Rise of the Runelords opens with Burnt Offerings, an adventure in which the PCs take on a tribe of goblins in order to protect their home town of Sandpoint. Apart from the conversions to the Pathfinder Roleplaying Game, very little has changed from the original version of Burnt Offerings. And that’s because very little really needed changing. The adventure opens with one of the best hooks of any adventure: goblins attack the town of Sandpoint. This puts the PCs into the thick of things right from the start, giving them a very personal stake in what is happening (namely saving their own lives). Most adventures open with the PCs learning about goblin or bandit attacks somewhere else. Often, they are hired by an NPC or organization to rid the land of the threat, but other than the lure of payment and excitement, there’s little personal at stake. It’s very easy for the PCs to say no and go do something else instead. In Burnt Offerings, instead of the PCs going to the goblins, the goblins come to the PCs, who don’t have any choice but to get involved in the battle. This then (hopefully) provides them with personal incentive to find out why the goblins attacked and what they were after. Yes, it’s a form of railroading, but then every adventure hook is. Whether it’s an NPC offering reward money or a cry for help from someone in distress, an adventure hook is essentially the gamemaster saying to the players, “I want you to do this.” Burnt Offerings at least makes that hook exciting. After all, one of the reasons people play the game is to be able to have their characters fight and kill monsters.
Another of Burnt Offerings’ strengths is its setting. Sandpoint may be a fairly small town, but it’s a vibrant one, full of well-realized, believable, and sympathetic NPCs (okay, not all of them are necessarily sympathetic). While many of the support articles from the original Pathfinder Adventure Path volumes didn’t make it into the Anniversary Edition, the background on Sandpoint did (in Appendix Two) because it’s absolutely necessary for the running of Burnt Offerings. Much of the adventure takes place entirely within Sandpoint. It’s a town that the PCs and, more importantly, the players will actually grow to care about. It’s important to also note that, when Burnt Offerings was originally published, Golarion was brand new. Sandpoint was the beginning of a whole new world. I’ve encountered few other settings that come across as so real while having no previous sources to build on.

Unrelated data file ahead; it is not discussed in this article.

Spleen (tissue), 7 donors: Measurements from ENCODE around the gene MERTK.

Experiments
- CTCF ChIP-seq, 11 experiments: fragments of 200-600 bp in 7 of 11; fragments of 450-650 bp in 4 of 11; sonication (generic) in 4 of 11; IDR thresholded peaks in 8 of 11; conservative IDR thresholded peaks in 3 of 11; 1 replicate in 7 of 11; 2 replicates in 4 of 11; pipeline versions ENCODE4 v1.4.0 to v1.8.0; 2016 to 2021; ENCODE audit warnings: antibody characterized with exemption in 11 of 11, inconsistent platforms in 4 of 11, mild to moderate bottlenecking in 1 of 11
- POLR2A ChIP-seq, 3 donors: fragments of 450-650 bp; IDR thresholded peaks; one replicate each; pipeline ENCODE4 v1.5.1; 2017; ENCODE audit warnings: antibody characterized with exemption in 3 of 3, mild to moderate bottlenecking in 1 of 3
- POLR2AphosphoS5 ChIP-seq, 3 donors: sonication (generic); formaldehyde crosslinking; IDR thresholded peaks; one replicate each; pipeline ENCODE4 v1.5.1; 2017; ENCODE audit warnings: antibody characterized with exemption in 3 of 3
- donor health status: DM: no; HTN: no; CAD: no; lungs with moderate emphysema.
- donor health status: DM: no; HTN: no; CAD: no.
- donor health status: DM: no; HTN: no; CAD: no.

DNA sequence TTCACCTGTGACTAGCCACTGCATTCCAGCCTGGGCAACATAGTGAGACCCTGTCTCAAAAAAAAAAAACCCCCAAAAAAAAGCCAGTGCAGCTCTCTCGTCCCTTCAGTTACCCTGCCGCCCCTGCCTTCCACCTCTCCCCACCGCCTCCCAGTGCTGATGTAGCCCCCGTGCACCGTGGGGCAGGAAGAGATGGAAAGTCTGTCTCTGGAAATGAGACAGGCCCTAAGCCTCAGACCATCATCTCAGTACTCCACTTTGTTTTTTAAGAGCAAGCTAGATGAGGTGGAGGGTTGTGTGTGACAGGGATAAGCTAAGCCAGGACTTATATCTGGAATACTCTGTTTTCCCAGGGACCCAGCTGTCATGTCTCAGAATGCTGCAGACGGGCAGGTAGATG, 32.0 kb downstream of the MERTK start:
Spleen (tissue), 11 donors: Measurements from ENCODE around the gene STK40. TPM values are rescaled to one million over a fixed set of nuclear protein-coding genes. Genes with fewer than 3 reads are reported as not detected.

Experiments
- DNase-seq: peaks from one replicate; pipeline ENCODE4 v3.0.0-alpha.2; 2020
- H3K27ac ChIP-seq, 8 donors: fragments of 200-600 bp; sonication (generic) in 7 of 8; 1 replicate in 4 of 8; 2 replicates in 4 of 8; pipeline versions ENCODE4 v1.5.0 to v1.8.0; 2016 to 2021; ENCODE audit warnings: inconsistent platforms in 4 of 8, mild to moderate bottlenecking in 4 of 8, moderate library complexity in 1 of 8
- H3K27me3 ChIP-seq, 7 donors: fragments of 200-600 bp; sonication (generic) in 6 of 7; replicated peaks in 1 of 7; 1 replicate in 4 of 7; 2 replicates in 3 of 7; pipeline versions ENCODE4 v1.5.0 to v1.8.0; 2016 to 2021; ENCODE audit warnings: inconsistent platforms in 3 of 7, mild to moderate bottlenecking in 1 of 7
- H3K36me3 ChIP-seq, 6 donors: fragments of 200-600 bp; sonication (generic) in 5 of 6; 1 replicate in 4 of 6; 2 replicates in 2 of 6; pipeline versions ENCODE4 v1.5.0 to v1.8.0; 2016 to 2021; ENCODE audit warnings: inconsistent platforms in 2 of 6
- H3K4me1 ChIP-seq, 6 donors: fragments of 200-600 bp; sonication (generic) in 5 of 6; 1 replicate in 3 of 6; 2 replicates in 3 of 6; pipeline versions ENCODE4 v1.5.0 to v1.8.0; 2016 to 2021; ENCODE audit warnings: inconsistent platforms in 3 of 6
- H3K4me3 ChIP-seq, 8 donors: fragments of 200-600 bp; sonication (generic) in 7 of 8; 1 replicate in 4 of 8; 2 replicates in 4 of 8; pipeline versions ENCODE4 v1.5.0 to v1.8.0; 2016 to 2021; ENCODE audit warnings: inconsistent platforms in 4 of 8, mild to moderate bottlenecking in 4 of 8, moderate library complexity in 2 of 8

If there were any problems with the original version of Burnt Offerings, it was that there wasn’t enough opportunity for the PCs to interact with, and get to know Ameiko, one of Sandpoint’s most prominent NPCs, before she gets kidnapped and the PCs have to go rescue her. Likewise, there’s little opportunity to learn about her family before most of them die. This is one of the few changes in the Anniversary Edition. Early on, there is an encounter with Ameiko’s father Lonjiku, allowing the PCs to understand his and Ameiko’s relationship. It’s just a small addition, but it makes a world of difference and allows the PCs to have just a little more empathy for Ameiko.